Binary options are prone to fraud. To avoid loss, it is best to restrict your binary options trading to Designated Contract Markets (DCM).

Crypto options trading

Trading crypto options is very similar to traditional options trading. Crypto options give an investor the right to buy or sell a cryptocurrency at a predetermined price and date. Although crypto options work similarly to traditional options, they have advantages over traditional ones.

Crypto assets are volatile; this is more of a feature than a bug. Higher volatility, in some cases, can lead to higher returns. Also, most options traders enter contracts through over-the-counter (OTC) agreements. This introduces counterparty risk and is often time-consuming and expensive.

DeFi crypto options platforms use smart contracts in Decentralized Options Vaults (DOV) to remove counterparty risk. Smart contracts remove counterparty risk and allow crypto options to trade 24/7.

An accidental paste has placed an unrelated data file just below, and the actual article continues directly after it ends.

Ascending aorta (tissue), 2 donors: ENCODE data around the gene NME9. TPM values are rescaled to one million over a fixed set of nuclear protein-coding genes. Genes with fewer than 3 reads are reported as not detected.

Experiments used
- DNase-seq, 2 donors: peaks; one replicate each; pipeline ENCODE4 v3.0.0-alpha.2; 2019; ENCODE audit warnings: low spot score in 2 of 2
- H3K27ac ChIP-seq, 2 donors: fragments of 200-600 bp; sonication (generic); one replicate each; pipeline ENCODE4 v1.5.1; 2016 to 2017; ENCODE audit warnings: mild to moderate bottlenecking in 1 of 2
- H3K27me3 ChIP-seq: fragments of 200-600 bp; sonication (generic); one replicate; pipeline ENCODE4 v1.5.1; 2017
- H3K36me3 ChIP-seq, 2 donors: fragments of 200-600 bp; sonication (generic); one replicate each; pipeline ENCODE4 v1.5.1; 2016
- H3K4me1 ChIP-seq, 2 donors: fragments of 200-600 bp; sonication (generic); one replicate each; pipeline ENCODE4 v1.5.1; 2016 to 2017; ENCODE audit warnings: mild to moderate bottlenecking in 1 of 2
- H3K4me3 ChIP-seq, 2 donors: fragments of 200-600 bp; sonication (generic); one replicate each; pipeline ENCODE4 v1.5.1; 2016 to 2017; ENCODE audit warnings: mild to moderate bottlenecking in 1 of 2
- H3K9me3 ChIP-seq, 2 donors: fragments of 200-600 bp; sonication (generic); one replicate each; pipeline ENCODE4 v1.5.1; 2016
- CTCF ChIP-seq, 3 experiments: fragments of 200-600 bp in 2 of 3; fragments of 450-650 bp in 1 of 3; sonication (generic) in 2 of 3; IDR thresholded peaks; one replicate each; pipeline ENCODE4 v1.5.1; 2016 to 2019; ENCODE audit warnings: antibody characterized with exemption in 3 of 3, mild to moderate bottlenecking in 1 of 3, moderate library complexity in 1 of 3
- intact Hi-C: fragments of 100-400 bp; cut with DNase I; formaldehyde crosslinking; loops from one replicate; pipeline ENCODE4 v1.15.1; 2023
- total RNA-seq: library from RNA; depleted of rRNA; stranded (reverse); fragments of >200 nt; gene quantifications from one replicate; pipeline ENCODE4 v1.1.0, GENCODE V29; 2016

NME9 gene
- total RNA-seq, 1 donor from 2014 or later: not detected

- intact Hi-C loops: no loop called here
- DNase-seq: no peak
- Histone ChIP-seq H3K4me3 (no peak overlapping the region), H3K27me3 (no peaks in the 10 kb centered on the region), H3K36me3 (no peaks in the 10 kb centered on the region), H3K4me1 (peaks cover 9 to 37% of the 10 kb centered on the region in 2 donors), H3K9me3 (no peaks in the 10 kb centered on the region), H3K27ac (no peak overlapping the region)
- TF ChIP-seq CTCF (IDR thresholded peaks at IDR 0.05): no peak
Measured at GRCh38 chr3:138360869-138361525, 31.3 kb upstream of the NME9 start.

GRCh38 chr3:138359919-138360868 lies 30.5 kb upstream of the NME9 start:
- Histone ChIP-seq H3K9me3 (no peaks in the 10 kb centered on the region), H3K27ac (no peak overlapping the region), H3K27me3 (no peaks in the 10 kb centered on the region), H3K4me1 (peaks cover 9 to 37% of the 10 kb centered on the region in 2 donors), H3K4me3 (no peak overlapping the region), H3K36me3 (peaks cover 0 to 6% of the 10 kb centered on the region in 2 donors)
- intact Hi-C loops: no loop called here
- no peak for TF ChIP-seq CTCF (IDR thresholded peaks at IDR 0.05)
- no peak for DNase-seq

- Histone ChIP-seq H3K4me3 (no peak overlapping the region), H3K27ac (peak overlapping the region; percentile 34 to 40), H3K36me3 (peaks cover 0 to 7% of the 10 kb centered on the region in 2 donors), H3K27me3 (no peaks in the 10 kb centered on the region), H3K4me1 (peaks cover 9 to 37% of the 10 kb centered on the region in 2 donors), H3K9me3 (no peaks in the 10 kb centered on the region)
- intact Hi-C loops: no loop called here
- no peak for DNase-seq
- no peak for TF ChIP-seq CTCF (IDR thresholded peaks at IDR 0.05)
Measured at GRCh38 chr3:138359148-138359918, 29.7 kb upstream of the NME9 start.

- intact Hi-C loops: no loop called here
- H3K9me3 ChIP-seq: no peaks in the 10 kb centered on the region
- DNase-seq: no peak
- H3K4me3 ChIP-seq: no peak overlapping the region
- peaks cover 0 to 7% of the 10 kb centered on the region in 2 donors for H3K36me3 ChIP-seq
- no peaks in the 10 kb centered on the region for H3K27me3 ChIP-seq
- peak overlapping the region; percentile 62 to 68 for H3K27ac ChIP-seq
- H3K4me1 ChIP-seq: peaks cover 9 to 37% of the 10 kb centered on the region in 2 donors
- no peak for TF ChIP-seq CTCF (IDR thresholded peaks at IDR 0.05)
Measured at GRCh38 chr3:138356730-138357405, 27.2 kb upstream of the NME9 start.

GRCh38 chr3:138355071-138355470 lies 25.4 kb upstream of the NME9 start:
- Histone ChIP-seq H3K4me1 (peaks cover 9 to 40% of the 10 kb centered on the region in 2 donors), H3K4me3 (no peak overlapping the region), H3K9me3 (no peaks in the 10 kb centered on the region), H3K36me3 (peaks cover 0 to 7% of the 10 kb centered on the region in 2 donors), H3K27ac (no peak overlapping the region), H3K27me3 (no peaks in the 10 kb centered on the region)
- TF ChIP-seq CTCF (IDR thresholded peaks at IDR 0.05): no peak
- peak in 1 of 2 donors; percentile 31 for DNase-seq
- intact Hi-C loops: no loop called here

DOVs’ primary function is to use investor capital and execute options trading strategies in a completely automated and decentralized fashion. Prior to DOVs, only accredited investors had access to exotic options strategies via over-the-counter (OTC) trading or self-execution on options exchanges like Deribit.

Crypto options trading strategies

Creating a Crypto Strategy

No one enters a battle without a game plan. If you want to become a successful crypto options trader, you need a couple of game-winning strategies.

Covered call and covered put (married put)